As a young girl, I lived on the streets. I woke up in dirt under overpasses. I begged for change. I ate rotting food out of trash cans. I did things I’d rather not remember to survive.
On the streets, people look through you – unless they want something more, which is usually bad.
Like other homeless kids, I came from a background of abuse. My stepdad had been a registered sex offender, and a parade of pedophiles had walked through my life. By the time I left home, it may have looked safer, but the damage had been done. On the streets, I felt I had a fighting chance – not just to survive, but to define myself.
On the streets, I told myself, at least I could run away.
This was in the early 1980s when a serial killer called the Green River Killer was murdering homeless girls and women up and down the West Coast. Despite dozens of victims, the police had been sluggish to react. No one seemed to much care because he was killing “prostitutes.” The homeless children he raped and murdered were dismissed as “teenage runaways.”
One night I got into a truck with a man. I did this, sometimes, to survive. There were few programs at the time for homeless children. There still are not. I was hungry. Food, as we all know, costs money. There was only one way to get it.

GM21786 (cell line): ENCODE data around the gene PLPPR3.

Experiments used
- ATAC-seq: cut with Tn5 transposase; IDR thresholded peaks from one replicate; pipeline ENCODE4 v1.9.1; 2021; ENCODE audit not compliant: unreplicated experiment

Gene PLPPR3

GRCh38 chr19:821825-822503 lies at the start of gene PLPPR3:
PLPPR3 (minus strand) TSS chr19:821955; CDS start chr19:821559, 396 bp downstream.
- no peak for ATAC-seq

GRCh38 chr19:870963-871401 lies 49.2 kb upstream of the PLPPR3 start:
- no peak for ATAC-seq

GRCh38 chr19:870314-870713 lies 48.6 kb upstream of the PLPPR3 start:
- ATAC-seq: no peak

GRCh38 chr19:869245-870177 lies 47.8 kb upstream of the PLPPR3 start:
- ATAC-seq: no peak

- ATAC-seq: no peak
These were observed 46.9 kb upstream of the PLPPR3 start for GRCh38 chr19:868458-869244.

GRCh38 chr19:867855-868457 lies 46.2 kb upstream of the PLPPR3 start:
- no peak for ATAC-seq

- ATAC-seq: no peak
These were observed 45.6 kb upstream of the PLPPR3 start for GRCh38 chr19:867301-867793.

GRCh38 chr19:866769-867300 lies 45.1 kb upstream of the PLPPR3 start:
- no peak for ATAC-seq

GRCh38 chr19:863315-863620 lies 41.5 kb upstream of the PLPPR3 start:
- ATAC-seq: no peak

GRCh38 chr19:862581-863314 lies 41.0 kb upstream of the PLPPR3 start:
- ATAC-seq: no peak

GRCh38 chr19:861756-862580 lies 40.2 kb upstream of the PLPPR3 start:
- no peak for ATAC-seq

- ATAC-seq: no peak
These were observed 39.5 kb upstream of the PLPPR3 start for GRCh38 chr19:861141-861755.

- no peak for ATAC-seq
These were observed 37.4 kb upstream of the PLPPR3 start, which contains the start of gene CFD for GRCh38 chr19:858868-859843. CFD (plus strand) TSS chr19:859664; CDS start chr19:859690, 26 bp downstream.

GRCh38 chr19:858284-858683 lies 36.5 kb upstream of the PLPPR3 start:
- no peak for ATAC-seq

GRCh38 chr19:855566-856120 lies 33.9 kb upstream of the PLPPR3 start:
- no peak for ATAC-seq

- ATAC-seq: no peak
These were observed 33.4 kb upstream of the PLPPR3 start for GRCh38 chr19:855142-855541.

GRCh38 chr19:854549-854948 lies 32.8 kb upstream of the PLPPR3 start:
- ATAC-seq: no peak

The man looked like all the men in the cars – he looked ordinary. But ordinary men, I had discovered, could be the most dangerous of all. His eyes were hidden behind dirty glasses. He wore a jacket and plain trousers.
He drove me out of the skid row area, into the industrial area outside downtown, far away from where the men usually stopped. The streets there were empty. As the abandoned buildings passed, my fear grew. I thought of the girls who had gone missing and turned up dead.
“Please stop,” I asked him. His eyes were flat as discs behind his glasses. He kept driving.
I asked again.
Then, smiling, he delicately poked his tongue out at me. Once, twice, like a serpent.
Cold terror filled me.
Living on the streets, you become numb to fear. It is hard to discern one horror-filled moment from another in such a jumbled up, red-hazed nightmare. But in that moment, I woke up to life. And because I knew I was at risk, I suddenly realized my own life had value. This had never occurred to me before.
When you are homeless, you stop thinking your life even matters. It’s hard to believe you even exist when so many people look right through you.
I begged for him to stop as he drove. I told him I would do whatever he wanted if only he let me go. But he only smiled and kept driving.
As he slowed down at an empty intersection I lunged for the door handle, and, before I knew it, was opening it and tumbling out. I looked up – he was backing up. I saw the red lights, blinked at me, and heard his angry cursing from inside.
I ran, limping, while he drove up and down the empty streets peering through his unrolled window into the night looking for me. Weeping, I got lost. Finally, I rolled down a freeway embankment, landing in thorny bushes. As dawn rose in the sky, cold to my bones, I limped my way back downtown. Shivering, miserable, I crept to a park and wrapped myself in old cardboard and cried myself to sleep.